VS.

Mood vs. Mode

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  • Mood (noun)

    A mental or emotional state, composure.

    "composure|humor|spirit|temperament"

    "I've been in a bad mood since I dumped my boyfriend."

  • Mood (noun)

    A sullen mental state; a bad mood.

    "huff|q=informal|pet|temper"

    "good humour|good mood|good spirits"

    "He's in a mood with me today."

  • Mood (noun)

    A disposition to do something.

    "huff|frame of mind"

    "I'm not in the mood for running today."

  • Mood (noun)

    A prevalent atmosphere or feeling.

    "A good politician senses the mood of the crowd."

  • Mood (noun)

    Courage, heart, valor; also vim and vigor.

    "He fought with mood in many a bloody slaught."

    "He tried to lift the fallen tree with all his main and mood, but he couldn't."

  • Mood (noun)

    A verb form that depends on how its containing clause relates to the speaker’s or writer’s wish, intent, or assertion about reality.

    "grammatical mood|mode"

    "The most common mood in English is the indicative."

  • Mode (noun)

    One of several ancient Greek scales.

  • Mode (noun)

    One of several common scales in modern Western music, one of which corresponds to the modern major scale and one to the natural minor scale.

  • Mode (noun)

    A particular means of accomplishing something.

    "What was the mode of entry?"

  • Mode (noun)

    The most frequently occurring value in a distribution

  • Mode (noun)

    A state of a system that is represented by an eigenfunction of that system.

  • Mode (noun)

    One of various related sets of rules for processing data.

    "In insert mode, characters typed are directly inserted into the buffer"

  • Mode (noun)

    A verb form that depends on how its containing clause relates to the speaker’s or writer’s wish, intent, or assertion about reality.

  • Mode (noun)

    Style or fashion; trend (as in trendy).

Wiktionary
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  • Mood (noun)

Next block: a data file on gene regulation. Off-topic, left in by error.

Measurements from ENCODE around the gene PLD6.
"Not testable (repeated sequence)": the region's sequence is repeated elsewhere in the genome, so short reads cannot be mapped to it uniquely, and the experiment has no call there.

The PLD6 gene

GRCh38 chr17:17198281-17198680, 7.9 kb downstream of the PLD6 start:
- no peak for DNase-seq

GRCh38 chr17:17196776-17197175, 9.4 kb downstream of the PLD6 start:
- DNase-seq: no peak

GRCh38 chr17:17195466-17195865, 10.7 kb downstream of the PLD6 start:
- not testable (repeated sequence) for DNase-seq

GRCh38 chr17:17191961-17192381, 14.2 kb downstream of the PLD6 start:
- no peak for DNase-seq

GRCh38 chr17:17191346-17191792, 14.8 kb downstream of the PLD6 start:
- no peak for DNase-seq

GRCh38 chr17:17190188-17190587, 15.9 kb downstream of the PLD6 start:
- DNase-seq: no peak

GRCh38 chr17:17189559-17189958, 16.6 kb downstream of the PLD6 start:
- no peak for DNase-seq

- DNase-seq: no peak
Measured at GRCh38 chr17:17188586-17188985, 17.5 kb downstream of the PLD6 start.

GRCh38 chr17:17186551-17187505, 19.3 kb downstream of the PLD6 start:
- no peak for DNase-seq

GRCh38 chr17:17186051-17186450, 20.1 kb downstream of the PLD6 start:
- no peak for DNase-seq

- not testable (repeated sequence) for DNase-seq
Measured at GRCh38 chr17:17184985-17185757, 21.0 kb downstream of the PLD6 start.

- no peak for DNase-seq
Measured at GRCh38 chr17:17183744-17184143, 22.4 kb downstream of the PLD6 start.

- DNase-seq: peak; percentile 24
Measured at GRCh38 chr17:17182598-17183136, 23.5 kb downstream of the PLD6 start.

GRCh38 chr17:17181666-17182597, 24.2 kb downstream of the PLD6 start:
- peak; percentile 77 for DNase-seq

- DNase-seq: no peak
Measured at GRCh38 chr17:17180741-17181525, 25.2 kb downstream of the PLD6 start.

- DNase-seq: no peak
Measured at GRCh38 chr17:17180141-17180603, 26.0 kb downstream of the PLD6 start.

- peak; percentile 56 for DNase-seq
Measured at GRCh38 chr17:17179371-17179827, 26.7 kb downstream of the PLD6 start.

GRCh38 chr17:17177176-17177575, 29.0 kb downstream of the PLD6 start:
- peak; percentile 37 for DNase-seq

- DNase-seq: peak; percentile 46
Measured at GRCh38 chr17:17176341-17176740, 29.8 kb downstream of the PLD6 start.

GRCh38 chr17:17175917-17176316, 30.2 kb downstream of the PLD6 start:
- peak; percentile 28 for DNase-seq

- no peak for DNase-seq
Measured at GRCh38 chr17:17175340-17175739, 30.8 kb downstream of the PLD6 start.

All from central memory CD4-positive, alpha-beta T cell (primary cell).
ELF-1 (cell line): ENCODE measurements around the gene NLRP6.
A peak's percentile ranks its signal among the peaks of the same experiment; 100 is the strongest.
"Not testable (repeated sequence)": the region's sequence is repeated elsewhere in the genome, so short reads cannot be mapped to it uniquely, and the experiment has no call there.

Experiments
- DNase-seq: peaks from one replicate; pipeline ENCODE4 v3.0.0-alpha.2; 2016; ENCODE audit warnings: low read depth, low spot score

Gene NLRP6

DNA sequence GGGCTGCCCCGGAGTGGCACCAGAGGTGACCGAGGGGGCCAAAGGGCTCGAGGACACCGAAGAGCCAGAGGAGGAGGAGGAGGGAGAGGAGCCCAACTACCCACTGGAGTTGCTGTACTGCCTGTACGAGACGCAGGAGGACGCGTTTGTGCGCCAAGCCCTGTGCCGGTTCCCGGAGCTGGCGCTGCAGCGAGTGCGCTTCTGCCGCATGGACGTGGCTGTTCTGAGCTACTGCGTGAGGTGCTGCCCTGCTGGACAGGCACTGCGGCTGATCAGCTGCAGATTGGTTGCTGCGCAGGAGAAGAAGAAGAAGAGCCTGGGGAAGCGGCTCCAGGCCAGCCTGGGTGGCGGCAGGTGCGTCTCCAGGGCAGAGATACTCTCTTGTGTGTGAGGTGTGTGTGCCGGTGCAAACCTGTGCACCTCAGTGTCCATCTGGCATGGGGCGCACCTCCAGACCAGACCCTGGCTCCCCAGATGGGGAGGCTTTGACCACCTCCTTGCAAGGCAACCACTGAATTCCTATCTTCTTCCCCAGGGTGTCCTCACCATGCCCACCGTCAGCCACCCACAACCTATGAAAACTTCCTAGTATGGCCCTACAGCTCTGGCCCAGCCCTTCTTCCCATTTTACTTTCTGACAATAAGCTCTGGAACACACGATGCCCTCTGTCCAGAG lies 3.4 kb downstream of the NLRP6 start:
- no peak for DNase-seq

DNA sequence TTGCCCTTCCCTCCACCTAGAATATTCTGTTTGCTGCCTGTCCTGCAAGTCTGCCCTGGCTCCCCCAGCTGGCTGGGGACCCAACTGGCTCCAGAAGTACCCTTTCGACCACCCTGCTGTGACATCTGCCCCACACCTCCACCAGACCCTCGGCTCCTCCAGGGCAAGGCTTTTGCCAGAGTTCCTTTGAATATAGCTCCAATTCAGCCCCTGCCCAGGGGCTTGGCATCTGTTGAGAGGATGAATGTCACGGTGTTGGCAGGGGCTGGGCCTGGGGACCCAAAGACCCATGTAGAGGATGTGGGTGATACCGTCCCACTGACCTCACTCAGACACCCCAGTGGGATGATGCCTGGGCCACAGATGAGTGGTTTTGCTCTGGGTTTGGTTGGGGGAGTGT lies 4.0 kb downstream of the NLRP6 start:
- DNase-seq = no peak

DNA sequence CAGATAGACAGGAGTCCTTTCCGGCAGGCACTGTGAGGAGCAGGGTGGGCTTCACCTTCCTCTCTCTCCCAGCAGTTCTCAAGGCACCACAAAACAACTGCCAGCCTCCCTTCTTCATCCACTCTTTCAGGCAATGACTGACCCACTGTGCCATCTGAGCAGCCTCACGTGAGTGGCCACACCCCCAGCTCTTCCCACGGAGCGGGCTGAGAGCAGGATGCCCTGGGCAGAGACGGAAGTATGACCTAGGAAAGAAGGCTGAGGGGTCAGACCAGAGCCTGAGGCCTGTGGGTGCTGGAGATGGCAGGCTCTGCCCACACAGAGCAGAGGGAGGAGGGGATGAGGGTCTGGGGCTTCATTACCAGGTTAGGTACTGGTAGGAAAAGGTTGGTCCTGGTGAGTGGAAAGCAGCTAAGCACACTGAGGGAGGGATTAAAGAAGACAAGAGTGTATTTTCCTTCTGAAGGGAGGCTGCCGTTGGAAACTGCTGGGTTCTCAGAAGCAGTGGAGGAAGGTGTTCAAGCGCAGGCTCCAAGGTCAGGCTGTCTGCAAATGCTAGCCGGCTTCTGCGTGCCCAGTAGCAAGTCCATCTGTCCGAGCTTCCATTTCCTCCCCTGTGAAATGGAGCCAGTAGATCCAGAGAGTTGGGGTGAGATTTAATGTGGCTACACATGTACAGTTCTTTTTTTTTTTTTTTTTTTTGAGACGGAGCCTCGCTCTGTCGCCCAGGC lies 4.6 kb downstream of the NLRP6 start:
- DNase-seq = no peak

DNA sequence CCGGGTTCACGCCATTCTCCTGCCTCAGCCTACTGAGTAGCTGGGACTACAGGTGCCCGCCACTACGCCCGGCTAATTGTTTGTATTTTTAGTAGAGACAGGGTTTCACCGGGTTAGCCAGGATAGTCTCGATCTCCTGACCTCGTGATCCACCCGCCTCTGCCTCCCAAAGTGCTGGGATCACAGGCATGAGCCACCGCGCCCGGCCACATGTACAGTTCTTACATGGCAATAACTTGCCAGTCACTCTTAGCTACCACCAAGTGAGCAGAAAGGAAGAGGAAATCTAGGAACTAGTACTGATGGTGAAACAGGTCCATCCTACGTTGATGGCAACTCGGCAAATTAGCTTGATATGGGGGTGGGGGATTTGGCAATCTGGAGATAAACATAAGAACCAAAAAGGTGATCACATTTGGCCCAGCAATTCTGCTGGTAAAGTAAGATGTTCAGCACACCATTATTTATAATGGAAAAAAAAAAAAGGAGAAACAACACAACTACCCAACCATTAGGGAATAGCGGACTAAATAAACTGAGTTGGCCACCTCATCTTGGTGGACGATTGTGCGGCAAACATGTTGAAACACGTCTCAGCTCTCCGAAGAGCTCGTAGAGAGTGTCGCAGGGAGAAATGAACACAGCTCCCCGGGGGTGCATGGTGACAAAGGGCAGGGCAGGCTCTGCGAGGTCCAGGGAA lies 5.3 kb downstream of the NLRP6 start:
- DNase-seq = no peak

Manner; style; mode; logical form; musical style; manner of action or being. See Mode which is the preferable form).

  • Mood (noun)

    Manner of conceiving and expressing action or being, as positive, possible, conditional, hypothetical, obligatory, imperitive, etc., without regard to other accidents, such as time, person, number, etc.; as, the indicative mood; the imperitive mood; the infinitive mood; the subjunctive mood. Same as Mode.

  • Mood (noun)

    Temper of mind; temporary state of the mind in regard to passion or feeling; humor; as, a melancholy mood; a suppliant mood.

  • Mode (noun)

    Manner of doing or being; method; form; fashion; custom; way; style; as, the mode of speaking; the mode of dressing.

  • Mode (noun)

    Prevailing popular custom; fashion, especially in the phrase the mode.

  • Mode (noun)

    Variety; gradation; degree.

  • Mode (noun)

    Any combination of qualities or relations, considered apart from the substance to which they belong, and treated as entities; more generally, condition, or state of being; manner or form of arrangement or manifestation; form, as opposed to matter.

  • Mode (noun)

    The form in which the proposition connects the predicate and subject, whether by simple, contingent, or necessary assertion; the form of the syllogism, as determined by the quantity and quality of the constituent proposition; mood.

  • Mode (noun)

    Same as Mood.

  • Mode (noun)

    The scale as affected by the various positions in it of the minor intervals; as, the Dorian mode, the Ionic mode, etc., of ancient Greek music.

  • Mode (noun)

    A kind of silk. See Alamode, n.

  • Mode (noun)

    the value of the variable in a frequency distribution or probability distribution, at which the probability or frequency has a maximum. The maximum may be local or global. Distributions with only one such maximum are called unimodal; with two maxima, bimodal, and with more than two, multimodal.

Webster Dictionary
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  • Mood (noun)

    a characteristic (habitual or relatively temporary) state of feeling;

    "whether he praised or cursed me depended on his temper at the time"

    "he was in a bad humor"

  • Mood (noun)

    the prevailing psychological state;

    "the climate of opinion"

    "the national mood had changed radically since the last election"

  • Mood (noun)

    verb inflections that express how the action or state is conceived by the speaker

  • Mode (noun)

    how something is done or how it happens;

    "her dignified manner"

    "his rapid manner of talking"

    "their nomadic mode of existence"

    "in the characteristic New York style"

    "a lonely way of life"

    "in an abrasive fashion"

  • Mode (noun)

    a particular functioning condition or arrangement;

    "switched from keyboard to voice mode"

  • Mode (noun)

    a classification of propositions on the basis of whether they claim necessity or possibility or impossibility

  • Mode (noun)

    verb inflections that express how the action or state is conceived by the speaker

  • Mode (noun)

    any of various fixed orders of the various diatonic notes within an octave

  • Mode (noun)

    the most frequent value of a random variable

Princeton's WordNet
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